The vast majority of sovereign debt will end in effective default - at least that is according to Philippa ‘Pippa’ Malmgren, president of Principalis Asset Management.

Addressing delegates in Dublin for the Irish Funds Industry Association (IFIA)
Annual Global Funds Conference in September, she stressed that this was her personal opinion and then sought to outline four potential methods governments could employ to default, without necessarily having to pursue the fifth option of an Argentine-style refusal to repay all debt.

She said this should be “a principal focus” for the asset management industry, taking advantage of the disparate choices facing investors in different markets.

Malmgren said that a potential route for governments will be partial default - a haircut - with a claim that most obligations will be met, if later. “Usually when they do it to you once, you know you are going to get it multiple times,” she noted, saying that Spain was currently signalling its interest in pursuing such a route.

“A third option is the state defaults on its citizens,” she said, explaining that costs previously footed by governments were transferred to private individuals, or services were cut back to cope with reduced budgets. “We often call it austerity. This can go so far, but, eventually, the citizens will throw you out if you do too much.”

Citing the reported results of austerity on Greek children, with Athens hospitals treating some for malnutrition, she told attendees: “There is a limit to how much austerity a human being can withstand.”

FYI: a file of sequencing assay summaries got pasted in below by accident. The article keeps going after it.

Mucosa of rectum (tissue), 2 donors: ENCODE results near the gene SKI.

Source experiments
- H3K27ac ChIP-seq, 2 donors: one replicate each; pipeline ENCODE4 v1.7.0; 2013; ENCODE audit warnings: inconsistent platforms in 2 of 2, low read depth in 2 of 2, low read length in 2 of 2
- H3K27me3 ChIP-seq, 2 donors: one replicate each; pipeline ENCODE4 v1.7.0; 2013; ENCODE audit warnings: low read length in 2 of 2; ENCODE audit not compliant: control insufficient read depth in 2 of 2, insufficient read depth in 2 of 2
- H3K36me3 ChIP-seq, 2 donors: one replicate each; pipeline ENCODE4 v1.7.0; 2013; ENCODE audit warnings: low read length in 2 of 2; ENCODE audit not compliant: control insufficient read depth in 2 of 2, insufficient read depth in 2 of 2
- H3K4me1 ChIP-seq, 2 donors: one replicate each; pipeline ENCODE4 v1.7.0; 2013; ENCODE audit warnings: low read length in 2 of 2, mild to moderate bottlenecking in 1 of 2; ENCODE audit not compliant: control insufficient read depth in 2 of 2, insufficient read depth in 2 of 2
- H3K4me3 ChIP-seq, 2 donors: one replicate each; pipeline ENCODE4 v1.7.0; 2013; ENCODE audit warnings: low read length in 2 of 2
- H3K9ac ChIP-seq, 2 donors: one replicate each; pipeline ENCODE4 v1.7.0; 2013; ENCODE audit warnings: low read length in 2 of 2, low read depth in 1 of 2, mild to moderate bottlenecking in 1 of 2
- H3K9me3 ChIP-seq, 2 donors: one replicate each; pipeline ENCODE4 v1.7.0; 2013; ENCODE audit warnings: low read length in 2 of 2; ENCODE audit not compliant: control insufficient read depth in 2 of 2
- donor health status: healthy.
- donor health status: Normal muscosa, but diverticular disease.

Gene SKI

Malmgren, an economic adviser to the George W Bush White House during his first year in office, said inflation was also an option for countries, as was currency devaluation.

Discussing recent monetary policy by central banks, including the Bank of England and US Federal Reserve, she said it was “inevitable” that inflation would be a result of policies to print money - such as quantitative easing, recently entering its third round following an announcement by Ben Bernanke to buy as much as $40bn (€31bn) of mortgage-backed securities a month for an unspecified amount of time.

She said she was sure both the US and the UK would “love” to devalue more, but that their attempts would be hampered by investors fleeing the euro-zone.

However, despite investors’ concerns surrounding the euro-zone, a second speaker sought to calm fears that the single currency would come to an end.

Speaking shortly after European Central Bank president Mario Draghi announced details of the Outright Monetary Transactions programme - whereby “unlimited” support could be granted to troubled members of the single currency through bond purchases in the secondary market - former Irish Taoiseach John Bruton said the actions had “pretty clearly indicated that the euro will be around for a long time to come”.

Bruton, who served as EU ambassador to the US for five years from 2004, said that while critics had been predicting the end of the euro since its inception, no one should be wishing for the dissolution of any currency union.

“There is too much at stake for the euro not to succeed,” he said, adding that any such break-up was a “ghastly thing” and that one need not look back as far as 1918 and the dissolution of the Habsburg empire to understand its impact - instead saying the collapse of the USSR and the end of the ruble offered a current example.

“Creditor Russia - the equivalent of Germany today - and debtors, all the rest - the equivalent of the Club Med members, Ireland and others today - all suffered equally,” Malmgren said.

“There was a 50% drop in income per head, there was hyper-inflation, there was starvation. People dying of lack of food in those countries, as a direct result of break-up of the rouble zone, in Europe, in our lifetime.”

Bruton argued that there would not be “much appetite” for a repeat of any such scenario.